The impending arrival of Canada's first tattooed, strip-teasing, amateur boxing, pro-marijuana prime minister has — not without reason — piqued the interest of political junkies at home and around the world.

Many of them turned to Google shortly after the Liberals painted the country red on Monday for details about Trudeau and the family (some say "dynasty") that will soon place a second of its members in the country's top job. 

Family ties 

Justin Pierre James Trudeau was born on Dec. 25, 1971, in Ottawa. His father, Pierre Elliott Trudeau, was partway through his first term as prime minister and had married Justin's mother, Margaret, earlier that year. 

The Trudeaus had two other children before separating in 1977. Alexandre (Sacha) Trudeau was born two years to the day after his big brother — he is now a documentary filmmaker— and Michel Trudeau arrived on Oct. 2, 1975. 

There were politicians on both sides of Justin Trudeau's family. His maternal grandfather James Sinclair served as minister of fisheries in the cabinet of Prime Minister Louis St-Laurent. 

At 43, Trudeau will be the second youngest prime minister in Canadian history, after Joe Clark, who was 39 when he toppled Pierre Trudeau in 1979. 

Trudeau also has three half-siblings — Kyle Kemper and Alicia Kemper, from his mother's second marriage; and Sarah Coyne, whose mother, constitutional lawyer Deborah Coyne, was in a relationship with Pierre Trudeau for some 15 years.   

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Prime Minister Pierre Trudeau carries his son Justin past a saluting guard at an Ottawa garden party in August 1973. (Rod MacIvor/Canadian Press)

The family tree has other notable if remote, branches. Deborah Coyne — who made a run for the Liberal leadership before joining the Green Party as a policy adviser — was once married to veteran journalist Michael Valpy, and is a cousin of the National Post's Andrew Coyne. Valpy and Andrew Coyne both contribute to, or appear on, CBC News.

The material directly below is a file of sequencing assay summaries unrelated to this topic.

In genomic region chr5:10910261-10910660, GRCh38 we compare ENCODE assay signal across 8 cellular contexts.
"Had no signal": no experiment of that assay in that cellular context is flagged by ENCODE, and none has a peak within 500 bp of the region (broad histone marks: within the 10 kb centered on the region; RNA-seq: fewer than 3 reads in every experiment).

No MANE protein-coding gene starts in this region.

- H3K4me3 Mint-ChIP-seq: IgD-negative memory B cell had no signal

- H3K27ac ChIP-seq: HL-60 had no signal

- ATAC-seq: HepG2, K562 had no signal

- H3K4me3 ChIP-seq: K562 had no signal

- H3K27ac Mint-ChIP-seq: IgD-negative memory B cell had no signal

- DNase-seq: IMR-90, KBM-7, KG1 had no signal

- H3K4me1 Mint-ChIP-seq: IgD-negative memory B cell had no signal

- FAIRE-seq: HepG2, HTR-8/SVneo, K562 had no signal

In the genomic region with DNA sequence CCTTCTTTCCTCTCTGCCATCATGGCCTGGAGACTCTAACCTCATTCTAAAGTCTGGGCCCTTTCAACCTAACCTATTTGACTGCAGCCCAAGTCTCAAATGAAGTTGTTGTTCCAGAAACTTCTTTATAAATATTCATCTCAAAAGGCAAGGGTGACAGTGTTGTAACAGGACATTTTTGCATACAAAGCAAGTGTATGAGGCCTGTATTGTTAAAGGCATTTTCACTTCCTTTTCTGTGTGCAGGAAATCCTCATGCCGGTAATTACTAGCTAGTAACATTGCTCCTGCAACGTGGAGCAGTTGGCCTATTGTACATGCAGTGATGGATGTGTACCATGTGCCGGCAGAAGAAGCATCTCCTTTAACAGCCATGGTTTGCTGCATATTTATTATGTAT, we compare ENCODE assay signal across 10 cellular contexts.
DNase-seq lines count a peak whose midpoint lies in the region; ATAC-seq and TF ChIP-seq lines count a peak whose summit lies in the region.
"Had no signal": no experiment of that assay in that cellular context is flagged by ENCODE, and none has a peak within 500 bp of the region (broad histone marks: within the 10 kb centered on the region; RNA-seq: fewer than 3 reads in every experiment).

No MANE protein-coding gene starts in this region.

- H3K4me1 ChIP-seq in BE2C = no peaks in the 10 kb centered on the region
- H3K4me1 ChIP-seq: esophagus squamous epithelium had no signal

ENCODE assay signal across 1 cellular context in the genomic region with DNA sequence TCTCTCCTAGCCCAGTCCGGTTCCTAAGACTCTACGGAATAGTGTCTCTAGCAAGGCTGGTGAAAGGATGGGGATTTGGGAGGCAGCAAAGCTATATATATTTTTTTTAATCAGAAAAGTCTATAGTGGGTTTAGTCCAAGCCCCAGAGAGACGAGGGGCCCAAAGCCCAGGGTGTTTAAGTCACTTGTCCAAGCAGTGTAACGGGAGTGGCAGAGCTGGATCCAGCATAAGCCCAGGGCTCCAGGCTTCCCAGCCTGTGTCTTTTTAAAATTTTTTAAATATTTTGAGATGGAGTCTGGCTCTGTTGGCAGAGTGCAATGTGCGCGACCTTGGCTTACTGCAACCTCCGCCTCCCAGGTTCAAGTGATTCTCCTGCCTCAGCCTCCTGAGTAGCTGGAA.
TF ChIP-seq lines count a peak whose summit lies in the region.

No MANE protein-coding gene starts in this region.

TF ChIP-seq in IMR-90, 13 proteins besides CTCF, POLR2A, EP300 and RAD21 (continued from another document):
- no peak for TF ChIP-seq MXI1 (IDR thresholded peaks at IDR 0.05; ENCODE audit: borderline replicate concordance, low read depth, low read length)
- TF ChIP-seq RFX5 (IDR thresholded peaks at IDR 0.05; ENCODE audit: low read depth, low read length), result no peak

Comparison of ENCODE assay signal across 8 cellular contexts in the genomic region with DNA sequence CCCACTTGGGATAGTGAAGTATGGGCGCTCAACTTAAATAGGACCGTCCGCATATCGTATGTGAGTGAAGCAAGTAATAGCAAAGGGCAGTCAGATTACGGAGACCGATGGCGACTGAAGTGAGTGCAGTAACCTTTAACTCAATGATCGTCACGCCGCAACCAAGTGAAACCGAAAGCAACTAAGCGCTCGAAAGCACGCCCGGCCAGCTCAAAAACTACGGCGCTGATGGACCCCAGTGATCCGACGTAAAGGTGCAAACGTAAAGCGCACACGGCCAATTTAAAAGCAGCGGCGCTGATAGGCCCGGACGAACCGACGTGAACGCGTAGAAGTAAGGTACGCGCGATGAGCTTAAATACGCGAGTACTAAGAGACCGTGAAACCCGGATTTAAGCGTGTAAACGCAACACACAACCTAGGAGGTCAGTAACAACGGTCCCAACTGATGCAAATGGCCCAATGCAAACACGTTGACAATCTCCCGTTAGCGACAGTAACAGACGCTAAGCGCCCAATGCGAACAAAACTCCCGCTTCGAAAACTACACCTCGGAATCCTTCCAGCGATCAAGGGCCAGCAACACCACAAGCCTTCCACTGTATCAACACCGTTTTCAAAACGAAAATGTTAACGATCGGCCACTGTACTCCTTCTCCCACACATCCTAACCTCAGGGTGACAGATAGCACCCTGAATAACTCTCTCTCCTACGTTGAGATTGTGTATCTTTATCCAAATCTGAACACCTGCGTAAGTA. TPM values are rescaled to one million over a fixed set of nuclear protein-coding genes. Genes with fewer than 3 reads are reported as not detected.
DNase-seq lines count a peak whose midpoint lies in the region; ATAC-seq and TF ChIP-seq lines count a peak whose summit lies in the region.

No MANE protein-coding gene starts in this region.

Michel Trudeau was killed in an avalanche in 1998, and Pierre Trudeau died of prostate cancer in 2000. 

Home life 

When Trudeau returns to 24 Sussex Drive, the prime minister's official residence will again be home to three young children. 

Trudeau and his wife, Sophie Grégoire, first met when they were children. But romance reportedly bloomed when they crossed paths as co-hosts of a charity ball in 2003, when Grégoire was an entertainment reporter. They started dating and were married in a Catholic ceremony on May 28, 2005, in Montreal's Sainte-Madeleine d'Outremont Church.

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Justin Trudeau picks pumpkins with his wife, Sophie Grégoire, and their children Xavier, Ella-Grace and Hadrien, on Oct. 12 in Gatineau, Que. (Paul Chiasson/Canadian Press)

Their first child, Xavier James, was born two years later. A daughter, Ella-Grace Margaret, followed in February 2009 and the couple welcomed a second son, Hadrien, in February 2014. 

Trudeau and family relocated from Montreal to Ottawa's Rockcliffe Park neighbourhood shortly after he won the Liberal leadership in 2013. 

Net worth

Justin Trudeau's campaign was aimed squarely at the middle class, though he and his family are themselves well-heeled. 

When Trudeau was running for the Liberal leadership, his campaign told the Ottawa Citizen his personal holdings were worth $1.2 million. 

Most of that was inherited from his father, but Trudeau was also paid for speaking engagements he gave before and after becoming an MP. 

He and his brother also inherited their father's mansion in Montreal.

The Trudeau fortune goes back to the 1920s when his grandfather, Charles-Émile Trudeau, owned a chain of gas stations and shares in the Montreal Royals baseball team. 

Heartfelt eulogy 

In his 2014 memoir Common Ground, Trudeau said his father had kept his cancer a secret from him, and he was angry when he heard about it from his brother Sacha. 

But his heartfelt eulogy — delivered before such dignitaries as Cuban President Fidel Castro, former U.S president Jimmy Carter and Prince Andrew — marked the end of his father's life in politics while also signalling the start of his own. 

"Simple tolerance, mere tolerance, is not enough," Trudeau, then 28, told the crowd in French.

"We need genuine and deep respect for each and every human being, notwithstanding their thoughts, their values, their beliefs, their origins. That's what my father demanded of his sons and that's what he demanded of his country."